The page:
Here's a great way to get more mushrooms into your week...
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These protein powerhouses are also a decent source of vitamin D, providing between 1-1.5μg per egg. A few here and there will certainly help you reach your required intake more readily.
Side note: does anyone else think it’s weird that the yolks look kind of like the sun and that’s where the vitamin D is stored? Just me? OK.
Eggs are also a great source of vitamin B12 as well as monounsaturated fats. This form of dietary fat is what’s described as a “healthier” fat, which can support a healthier heart when replacing unhealthy fats in the diet.
Speaking of healthy fats...
Fortified foods and plant-based milks
The amount of vitamin D found in fortified foods and plant-based milks varies, but you can expect most to offer between 2-4μg per serving.
These foods and milks are also typically fortified with many other vitamins and minerals. It’s recommended to include fortified foods and liquids where you can ensure you’re meeting your daily dietary requirements.
A nod to supplementation
While we can achieve our required intake of vitamin D with whole foods, it may be a lot simpler (and more efficient) to incorporate a supplement. We've got a range of vitamin D for you to choose from to find the right supplement for you.
Supplements should be to your diet what the safety net is a to a trapeze artist you may not always need it, but you’ll always be glad it’s there to keep you covered and safe.
There are vegan options too!
Take home message
Vitamin D plays a diverse and incredibly important role in both our mental and physical health. It may also be a critical component to both exercise performance and recovery.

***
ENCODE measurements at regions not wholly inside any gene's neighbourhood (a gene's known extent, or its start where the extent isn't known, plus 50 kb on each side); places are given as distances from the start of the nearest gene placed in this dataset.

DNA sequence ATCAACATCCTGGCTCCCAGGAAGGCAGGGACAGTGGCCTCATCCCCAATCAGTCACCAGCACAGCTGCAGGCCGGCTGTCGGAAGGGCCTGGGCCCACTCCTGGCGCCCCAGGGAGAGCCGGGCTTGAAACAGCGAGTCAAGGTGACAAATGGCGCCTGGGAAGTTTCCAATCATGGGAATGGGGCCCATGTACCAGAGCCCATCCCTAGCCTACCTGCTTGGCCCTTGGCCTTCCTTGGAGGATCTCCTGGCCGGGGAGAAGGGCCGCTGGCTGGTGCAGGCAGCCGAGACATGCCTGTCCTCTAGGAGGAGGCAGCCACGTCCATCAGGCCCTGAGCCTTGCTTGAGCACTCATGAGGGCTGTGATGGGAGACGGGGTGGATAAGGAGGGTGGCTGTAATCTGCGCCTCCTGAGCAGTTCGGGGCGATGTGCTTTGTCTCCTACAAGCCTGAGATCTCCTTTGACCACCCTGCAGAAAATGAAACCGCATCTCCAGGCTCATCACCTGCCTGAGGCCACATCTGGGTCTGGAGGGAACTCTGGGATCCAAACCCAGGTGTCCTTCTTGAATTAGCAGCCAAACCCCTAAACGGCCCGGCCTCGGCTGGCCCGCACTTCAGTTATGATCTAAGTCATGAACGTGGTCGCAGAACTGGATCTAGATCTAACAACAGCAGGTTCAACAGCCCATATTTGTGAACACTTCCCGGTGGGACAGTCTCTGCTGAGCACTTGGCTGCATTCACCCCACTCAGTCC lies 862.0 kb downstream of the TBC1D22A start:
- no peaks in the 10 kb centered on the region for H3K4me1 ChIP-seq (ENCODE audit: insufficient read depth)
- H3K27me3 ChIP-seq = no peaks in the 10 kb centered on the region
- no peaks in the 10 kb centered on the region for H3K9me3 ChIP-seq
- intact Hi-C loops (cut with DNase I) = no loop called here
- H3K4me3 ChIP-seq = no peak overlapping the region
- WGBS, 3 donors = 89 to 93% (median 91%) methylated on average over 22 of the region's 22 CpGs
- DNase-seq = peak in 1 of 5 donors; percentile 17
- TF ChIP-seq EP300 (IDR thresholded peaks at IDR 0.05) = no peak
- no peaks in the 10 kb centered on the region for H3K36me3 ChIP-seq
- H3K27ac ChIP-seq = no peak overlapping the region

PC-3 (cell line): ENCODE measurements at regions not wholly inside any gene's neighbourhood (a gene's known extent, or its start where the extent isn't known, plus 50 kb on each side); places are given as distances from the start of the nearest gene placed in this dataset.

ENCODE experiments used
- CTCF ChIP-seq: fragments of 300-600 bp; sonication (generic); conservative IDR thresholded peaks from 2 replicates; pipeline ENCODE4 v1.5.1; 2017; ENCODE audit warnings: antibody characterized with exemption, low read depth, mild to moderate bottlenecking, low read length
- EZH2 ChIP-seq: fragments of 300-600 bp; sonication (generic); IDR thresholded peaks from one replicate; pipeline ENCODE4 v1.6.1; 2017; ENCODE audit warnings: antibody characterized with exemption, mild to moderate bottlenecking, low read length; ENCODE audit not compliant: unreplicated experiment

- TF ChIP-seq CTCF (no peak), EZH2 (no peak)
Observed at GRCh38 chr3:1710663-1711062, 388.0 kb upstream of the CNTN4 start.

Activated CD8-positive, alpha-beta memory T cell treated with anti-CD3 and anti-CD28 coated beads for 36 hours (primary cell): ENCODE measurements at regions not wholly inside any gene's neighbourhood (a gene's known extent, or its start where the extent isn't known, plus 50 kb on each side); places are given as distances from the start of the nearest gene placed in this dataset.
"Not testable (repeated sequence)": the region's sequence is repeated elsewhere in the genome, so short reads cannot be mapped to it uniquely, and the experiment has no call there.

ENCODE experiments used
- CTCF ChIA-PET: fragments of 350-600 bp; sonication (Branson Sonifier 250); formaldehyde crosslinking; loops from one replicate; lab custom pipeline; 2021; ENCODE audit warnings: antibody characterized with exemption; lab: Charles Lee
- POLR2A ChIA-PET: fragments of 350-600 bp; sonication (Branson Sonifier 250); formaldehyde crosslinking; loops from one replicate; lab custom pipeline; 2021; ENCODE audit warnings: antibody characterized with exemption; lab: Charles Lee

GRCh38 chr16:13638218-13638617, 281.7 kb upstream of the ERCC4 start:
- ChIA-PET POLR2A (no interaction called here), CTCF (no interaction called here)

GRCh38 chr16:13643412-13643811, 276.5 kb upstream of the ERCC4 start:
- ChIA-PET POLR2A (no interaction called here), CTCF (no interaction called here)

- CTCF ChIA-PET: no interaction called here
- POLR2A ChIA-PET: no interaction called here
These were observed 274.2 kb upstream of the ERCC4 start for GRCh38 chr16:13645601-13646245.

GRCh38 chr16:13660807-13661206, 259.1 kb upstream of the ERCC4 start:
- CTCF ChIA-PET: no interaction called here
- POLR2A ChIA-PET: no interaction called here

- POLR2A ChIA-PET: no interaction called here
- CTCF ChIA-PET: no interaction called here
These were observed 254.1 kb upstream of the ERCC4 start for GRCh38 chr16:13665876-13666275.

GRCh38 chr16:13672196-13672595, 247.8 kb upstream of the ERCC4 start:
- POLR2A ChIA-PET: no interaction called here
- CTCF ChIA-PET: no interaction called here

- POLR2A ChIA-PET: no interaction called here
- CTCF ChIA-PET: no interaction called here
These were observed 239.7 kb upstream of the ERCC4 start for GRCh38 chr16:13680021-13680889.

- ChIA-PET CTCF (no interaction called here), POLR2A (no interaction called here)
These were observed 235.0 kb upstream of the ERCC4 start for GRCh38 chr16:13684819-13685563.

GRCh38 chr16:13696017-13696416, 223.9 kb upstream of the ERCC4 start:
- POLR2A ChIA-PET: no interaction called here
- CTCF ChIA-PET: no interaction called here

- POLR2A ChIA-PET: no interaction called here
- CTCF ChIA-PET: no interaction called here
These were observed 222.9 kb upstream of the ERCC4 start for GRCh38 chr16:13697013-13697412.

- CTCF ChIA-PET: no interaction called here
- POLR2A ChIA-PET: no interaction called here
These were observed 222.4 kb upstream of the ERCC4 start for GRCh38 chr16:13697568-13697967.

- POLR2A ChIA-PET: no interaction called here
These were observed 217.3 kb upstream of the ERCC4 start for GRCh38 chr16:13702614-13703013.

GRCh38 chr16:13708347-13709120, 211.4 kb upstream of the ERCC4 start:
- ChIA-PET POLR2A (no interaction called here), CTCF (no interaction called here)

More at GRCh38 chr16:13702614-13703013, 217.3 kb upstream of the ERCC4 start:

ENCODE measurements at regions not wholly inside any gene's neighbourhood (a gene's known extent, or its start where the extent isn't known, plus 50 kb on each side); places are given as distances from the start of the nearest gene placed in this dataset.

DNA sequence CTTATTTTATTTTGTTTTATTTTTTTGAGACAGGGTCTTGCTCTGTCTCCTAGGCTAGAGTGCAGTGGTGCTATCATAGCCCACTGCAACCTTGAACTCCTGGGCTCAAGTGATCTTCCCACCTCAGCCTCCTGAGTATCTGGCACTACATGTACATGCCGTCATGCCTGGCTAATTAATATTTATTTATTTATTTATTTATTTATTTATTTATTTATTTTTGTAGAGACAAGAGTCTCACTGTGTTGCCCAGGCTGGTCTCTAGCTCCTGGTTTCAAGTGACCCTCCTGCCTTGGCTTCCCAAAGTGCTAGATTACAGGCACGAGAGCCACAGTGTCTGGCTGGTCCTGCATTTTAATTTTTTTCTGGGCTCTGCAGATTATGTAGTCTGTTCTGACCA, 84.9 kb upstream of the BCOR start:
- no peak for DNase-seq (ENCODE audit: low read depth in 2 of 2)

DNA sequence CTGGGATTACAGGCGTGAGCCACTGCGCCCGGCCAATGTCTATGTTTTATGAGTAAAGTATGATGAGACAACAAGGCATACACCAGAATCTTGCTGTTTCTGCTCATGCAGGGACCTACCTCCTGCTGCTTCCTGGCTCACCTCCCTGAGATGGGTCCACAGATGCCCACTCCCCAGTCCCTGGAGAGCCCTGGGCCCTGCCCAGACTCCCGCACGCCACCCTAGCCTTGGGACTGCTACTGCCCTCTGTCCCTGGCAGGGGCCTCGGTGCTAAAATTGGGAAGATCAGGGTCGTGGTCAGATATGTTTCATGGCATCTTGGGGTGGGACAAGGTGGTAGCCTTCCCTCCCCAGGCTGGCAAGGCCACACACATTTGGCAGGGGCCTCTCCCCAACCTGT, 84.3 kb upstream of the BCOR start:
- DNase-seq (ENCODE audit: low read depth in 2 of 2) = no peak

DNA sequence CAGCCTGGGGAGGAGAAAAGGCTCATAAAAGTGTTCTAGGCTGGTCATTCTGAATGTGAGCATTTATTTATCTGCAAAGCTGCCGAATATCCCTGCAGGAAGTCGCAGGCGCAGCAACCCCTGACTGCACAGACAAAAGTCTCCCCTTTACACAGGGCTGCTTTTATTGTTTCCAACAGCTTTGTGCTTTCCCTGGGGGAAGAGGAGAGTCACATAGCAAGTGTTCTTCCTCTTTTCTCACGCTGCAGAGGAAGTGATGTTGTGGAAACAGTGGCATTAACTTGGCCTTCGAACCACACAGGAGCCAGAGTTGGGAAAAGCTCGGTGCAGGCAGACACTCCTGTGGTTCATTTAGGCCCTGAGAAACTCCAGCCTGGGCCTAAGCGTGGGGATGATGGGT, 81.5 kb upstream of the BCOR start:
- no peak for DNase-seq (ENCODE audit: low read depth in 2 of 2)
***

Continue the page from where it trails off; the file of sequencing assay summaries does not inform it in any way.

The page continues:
The primary source of vitamin D is from our skin’s exposure to ultraviolet rays, typically the sun. But there are times of the year where our exposure is much reduced, and we’re staying indoors more than is good for us.
So oily fish, certain plants and plant-based milks, eggs and other fortified foods are all great sources of vitamin D — as well as other healthful nutrients, vitamins and minerals — for when we otherwise struggle to get enough of it.
A supplement may be worth considering for the added element of security, knowing you’re achieving your required intake consistently, effectively and efficiently.
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Our articles should be used for informational and educational purposes only and are not intended to be taken as medical advice. If you're concerned, consult a health professional before taking dietary supplements or introducing any major changes to your diet.
- Crowe, F. L., Jolly, K., MacArthur, C., Manaseki-Holland, S., Gittoes, N., Hewison, M., Scragg, R., & Nirantharakumar, K. (2019). Trends in the incidence of testing for vitamin D deficiency in primary care in the UK: a retrospective analysis of The Health Improvement Network (THIN), 2005-2015. BMJ open, 9(6).
- Zhang, R., Naughton, D.P. (2010)., Vitamin D in health and disease: Current perspectives. Nutr J 9, 65.
- Wiciński, M., Adamkiewicz, D., Adamkiewicz, M., Śniegocki, M., Podhorecka, M., Szychta, P., & Malinowski, B. (2019). Impact of Vitamin D on Physical Efficiency and Exercise Performance-A Review. Nutrients, 11(11), 2826.
- Desbrow, B., Burd, N. A., Tarnopolsky, M., Moore, D. R., & Elliott-Sale, K. J. (2019). Nutrition for Special Populations: Young, Female, and Masters Athletes. International journal of sport nutrition and exercise metabolism, 29(2), 220–227.
- Lange, K., 2020. Omega-3 fatty acids and mental health. Global Health Journal, 4(1), pp.18-30.
- Khan, S., Lone, A., Khan, M., Virani, S., Blumenthal, R., Nasir, K., Miller, M., Michos, E., Ballantyne, C., Boden, W. and Bhatt, D., 2021. Effect of omega-3 fatty acids on cardiovascular outcomes: A systematic review and meta-analysis. EClinicalMedicine, 38, p.100997.